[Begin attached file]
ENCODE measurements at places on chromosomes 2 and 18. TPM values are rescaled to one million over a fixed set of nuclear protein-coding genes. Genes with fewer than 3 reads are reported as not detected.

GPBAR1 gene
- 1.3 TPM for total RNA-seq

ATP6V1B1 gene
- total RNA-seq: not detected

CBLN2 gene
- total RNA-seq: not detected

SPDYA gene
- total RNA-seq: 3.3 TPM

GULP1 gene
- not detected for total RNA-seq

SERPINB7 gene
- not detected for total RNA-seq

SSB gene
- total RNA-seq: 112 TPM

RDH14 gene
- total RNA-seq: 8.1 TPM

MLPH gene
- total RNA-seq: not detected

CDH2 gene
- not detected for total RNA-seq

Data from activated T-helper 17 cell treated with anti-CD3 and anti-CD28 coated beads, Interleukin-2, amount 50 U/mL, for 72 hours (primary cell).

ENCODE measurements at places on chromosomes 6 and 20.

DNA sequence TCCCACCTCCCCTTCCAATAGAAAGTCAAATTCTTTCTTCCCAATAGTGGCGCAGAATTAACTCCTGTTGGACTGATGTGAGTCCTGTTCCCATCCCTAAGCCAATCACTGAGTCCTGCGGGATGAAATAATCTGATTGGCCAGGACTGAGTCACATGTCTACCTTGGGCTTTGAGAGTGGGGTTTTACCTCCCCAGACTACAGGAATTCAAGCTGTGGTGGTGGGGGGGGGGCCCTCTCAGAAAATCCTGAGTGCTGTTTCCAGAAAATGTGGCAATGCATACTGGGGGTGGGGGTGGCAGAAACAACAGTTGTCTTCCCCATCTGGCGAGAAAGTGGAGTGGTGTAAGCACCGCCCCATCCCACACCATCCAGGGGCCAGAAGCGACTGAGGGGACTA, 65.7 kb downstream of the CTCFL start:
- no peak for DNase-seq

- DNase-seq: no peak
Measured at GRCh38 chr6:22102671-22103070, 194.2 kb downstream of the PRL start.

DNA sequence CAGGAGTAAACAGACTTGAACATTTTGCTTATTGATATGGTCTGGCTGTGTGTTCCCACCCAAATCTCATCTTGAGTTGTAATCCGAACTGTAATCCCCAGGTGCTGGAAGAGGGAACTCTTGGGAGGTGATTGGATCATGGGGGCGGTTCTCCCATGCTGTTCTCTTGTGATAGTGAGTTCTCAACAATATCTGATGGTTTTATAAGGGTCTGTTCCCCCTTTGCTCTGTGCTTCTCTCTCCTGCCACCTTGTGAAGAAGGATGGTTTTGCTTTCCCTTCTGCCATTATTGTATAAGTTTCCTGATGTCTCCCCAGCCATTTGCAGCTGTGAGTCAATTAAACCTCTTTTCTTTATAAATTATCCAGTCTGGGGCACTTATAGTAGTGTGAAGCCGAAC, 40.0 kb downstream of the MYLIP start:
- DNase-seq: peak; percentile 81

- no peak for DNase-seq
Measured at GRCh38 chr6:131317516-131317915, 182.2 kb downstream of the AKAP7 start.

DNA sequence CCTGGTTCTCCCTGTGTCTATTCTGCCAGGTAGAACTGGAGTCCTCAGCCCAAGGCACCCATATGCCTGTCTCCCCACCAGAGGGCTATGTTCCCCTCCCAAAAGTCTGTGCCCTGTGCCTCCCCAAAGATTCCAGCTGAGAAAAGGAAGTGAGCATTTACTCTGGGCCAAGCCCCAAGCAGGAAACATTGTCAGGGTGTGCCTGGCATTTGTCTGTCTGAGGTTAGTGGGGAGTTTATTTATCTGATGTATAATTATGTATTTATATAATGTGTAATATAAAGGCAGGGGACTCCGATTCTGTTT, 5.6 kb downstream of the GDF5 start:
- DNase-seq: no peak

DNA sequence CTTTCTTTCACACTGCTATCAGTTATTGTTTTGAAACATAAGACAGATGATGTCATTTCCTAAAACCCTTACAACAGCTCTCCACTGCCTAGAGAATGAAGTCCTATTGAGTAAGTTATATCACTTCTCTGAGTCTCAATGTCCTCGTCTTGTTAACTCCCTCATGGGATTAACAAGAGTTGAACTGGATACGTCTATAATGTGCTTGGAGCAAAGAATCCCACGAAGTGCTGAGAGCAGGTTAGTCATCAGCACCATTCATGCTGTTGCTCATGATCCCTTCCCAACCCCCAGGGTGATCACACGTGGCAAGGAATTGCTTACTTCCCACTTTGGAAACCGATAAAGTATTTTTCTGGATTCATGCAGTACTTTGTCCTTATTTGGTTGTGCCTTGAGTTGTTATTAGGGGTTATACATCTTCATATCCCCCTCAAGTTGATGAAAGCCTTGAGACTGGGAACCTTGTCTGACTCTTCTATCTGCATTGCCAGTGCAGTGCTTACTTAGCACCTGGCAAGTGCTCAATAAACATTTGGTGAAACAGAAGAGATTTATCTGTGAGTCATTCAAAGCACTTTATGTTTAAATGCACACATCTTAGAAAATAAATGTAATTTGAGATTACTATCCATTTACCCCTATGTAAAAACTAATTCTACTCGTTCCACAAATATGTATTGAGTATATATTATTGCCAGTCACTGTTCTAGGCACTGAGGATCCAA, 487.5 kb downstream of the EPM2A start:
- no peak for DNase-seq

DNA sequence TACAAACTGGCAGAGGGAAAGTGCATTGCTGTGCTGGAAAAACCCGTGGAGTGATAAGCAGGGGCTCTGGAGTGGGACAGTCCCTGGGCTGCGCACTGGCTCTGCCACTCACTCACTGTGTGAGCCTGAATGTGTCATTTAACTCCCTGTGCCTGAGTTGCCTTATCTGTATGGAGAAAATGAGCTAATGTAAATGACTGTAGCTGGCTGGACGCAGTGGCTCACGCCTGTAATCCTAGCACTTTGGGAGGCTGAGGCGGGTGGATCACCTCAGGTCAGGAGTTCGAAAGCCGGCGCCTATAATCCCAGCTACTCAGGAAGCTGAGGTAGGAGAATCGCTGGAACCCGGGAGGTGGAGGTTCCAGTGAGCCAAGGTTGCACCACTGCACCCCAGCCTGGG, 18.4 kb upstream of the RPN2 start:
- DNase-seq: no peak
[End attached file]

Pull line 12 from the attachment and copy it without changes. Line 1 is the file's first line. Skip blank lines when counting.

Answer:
SERPINB7 gene